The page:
The seven fundamental principles of the Red Cross and Red Crescent Movement was proclaimed in 1965 at the 20th International Conference in Vienna, and have been included in the Statutes of the Movement:
The International Red Cross and Red Crescent Movement desires to assist the wounded on the battlefield without discrimination in its international and national capacity, to prevent and alleviate human suffering wherever it may be found.
It does not discriminate anyone based on nationality, race, religious, beliefs, class or political opinions. It aspires to relieve the suffering of individuals, being guided solely by their needs, and to give priority to the most urgent cases of distress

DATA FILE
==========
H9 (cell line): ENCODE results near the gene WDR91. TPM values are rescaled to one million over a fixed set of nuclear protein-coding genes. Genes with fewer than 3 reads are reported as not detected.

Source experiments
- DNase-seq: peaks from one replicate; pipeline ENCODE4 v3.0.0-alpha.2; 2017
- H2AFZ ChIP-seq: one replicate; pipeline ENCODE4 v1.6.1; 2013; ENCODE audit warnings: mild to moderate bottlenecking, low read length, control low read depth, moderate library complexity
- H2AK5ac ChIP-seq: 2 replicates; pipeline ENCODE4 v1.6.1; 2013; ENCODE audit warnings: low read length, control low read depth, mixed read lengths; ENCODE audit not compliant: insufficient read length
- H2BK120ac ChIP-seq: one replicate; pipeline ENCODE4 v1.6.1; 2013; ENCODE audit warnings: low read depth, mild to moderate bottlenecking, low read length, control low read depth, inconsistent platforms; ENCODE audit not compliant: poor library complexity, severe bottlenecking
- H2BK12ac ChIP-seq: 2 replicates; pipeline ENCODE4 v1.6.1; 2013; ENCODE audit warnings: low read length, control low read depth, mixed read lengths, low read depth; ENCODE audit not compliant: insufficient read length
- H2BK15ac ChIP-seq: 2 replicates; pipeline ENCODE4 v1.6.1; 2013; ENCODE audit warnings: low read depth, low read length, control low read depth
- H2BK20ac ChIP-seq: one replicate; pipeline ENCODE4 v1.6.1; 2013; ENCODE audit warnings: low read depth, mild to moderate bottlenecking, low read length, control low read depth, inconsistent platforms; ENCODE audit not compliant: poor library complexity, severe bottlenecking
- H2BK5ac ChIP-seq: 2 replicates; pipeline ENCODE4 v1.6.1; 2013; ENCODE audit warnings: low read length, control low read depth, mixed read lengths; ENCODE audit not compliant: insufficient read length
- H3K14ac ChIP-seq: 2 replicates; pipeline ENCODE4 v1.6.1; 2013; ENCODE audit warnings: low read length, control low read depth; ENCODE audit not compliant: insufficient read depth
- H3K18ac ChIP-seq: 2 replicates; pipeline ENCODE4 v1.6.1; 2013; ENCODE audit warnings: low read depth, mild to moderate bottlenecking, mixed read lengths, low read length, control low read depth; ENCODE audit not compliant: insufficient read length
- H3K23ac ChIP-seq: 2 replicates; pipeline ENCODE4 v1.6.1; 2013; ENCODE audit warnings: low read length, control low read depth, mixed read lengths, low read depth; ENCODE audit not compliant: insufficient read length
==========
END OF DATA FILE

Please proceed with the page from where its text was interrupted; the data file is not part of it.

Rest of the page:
In order to remain true to our mission, the Movement does not take sides in hostilities or engage in controversies which are political, racial, religious or ideological in nature
The Movement is independent. Although the auxiliaries in government humanitarian service are subject to the law of respective countries the National Societies must always maintain their autonomy so that they are able to act in accordance with the Movement's principles at all times
Its is a voluntary relief movement that is unprompted by any desire for gain
There can only be one Red Cross or one Red Crescent Society in any one country. It must be open to all and carry on its humanitarian work throughout its territory
The International Red Cross and Red Crescent Movement, in which all Societies have equal status and responsibilities, and duties in helping each other, is worldwide